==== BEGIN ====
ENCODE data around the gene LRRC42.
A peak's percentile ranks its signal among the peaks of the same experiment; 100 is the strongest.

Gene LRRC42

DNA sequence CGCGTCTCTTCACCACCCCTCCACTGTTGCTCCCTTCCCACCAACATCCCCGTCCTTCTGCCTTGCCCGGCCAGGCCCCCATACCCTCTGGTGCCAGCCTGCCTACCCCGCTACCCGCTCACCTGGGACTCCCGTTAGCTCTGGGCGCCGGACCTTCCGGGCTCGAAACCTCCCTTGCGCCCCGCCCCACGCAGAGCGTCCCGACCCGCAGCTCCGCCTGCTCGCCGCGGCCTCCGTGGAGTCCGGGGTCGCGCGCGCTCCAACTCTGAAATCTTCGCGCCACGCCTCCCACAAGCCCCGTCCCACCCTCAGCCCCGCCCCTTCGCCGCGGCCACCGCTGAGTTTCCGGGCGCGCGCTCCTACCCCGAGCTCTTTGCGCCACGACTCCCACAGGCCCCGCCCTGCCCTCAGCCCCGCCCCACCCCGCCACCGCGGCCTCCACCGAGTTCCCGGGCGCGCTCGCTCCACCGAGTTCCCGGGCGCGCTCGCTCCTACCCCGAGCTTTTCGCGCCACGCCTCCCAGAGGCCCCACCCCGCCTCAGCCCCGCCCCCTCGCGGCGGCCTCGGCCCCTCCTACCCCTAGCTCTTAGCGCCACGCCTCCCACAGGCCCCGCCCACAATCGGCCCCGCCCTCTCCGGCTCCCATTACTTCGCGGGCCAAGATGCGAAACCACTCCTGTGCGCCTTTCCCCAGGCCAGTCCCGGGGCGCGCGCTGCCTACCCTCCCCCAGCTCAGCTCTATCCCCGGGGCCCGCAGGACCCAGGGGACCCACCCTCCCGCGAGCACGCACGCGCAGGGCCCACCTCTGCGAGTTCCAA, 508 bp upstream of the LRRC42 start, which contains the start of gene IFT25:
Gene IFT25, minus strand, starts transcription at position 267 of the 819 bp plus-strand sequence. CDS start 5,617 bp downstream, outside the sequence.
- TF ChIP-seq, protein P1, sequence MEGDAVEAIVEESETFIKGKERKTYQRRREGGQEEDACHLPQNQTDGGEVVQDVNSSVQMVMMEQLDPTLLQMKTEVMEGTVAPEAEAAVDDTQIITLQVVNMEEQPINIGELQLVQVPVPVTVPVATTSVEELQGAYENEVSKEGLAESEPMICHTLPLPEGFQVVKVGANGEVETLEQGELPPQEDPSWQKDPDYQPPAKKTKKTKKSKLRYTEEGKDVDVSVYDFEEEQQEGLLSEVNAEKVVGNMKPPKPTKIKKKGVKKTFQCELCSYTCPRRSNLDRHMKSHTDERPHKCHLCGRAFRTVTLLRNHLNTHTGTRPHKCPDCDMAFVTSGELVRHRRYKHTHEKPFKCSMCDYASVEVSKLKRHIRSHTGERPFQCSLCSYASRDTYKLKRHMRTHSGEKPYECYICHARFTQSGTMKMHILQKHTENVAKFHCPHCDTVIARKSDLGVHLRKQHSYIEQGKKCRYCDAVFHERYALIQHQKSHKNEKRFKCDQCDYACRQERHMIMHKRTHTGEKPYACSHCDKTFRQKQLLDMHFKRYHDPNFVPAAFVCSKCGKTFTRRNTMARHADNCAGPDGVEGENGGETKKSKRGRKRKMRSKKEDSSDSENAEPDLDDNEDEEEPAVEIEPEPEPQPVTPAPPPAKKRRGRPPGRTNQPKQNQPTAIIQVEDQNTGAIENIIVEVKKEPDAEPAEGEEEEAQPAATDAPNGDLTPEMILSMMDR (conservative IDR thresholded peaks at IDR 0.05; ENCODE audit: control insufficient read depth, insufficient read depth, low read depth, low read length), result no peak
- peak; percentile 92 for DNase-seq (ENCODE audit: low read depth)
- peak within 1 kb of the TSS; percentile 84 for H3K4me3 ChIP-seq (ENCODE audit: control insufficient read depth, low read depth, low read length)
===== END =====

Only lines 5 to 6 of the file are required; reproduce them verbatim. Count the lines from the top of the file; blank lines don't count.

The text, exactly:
Gene IFT25, minus strand, starts transcription at position 267 of the 819 bp plus-strand sequence. CDS start 5,617 bp downstream, outside the sequence.
- TF ChIP-seq, protein P1, sequence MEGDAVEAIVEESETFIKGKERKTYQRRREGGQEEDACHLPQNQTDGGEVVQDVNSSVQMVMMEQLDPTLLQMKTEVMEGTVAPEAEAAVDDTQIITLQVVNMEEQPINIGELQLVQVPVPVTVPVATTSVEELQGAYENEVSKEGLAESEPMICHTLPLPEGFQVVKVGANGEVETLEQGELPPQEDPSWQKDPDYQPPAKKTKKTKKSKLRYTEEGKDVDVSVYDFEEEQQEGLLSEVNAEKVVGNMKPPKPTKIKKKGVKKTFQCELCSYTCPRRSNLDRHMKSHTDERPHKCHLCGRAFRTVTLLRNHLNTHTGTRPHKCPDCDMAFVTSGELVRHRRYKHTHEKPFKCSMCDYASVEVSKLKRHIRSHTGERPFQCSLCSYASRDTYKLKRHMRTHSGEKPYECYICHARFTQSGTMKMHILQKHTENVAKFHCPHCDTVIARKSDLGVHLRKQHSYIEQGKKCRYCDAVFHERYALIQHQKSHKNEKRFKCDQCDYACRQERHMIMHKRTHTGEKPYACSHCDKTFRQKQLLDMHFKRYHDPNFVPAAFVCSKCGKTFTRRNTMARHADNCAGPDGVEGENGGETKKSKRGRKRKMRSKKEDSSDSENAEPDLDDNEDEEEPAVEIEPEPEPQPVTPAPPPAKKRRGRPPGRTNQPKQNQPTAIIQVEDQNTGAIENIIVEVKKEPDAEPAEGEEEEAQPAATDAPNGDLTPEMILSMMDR (conservative IDR thresholded peaks at IDR 0.05; ENCODE audit: control insufficient read depth, insufficient read depth, low read depth, low read length), result no peak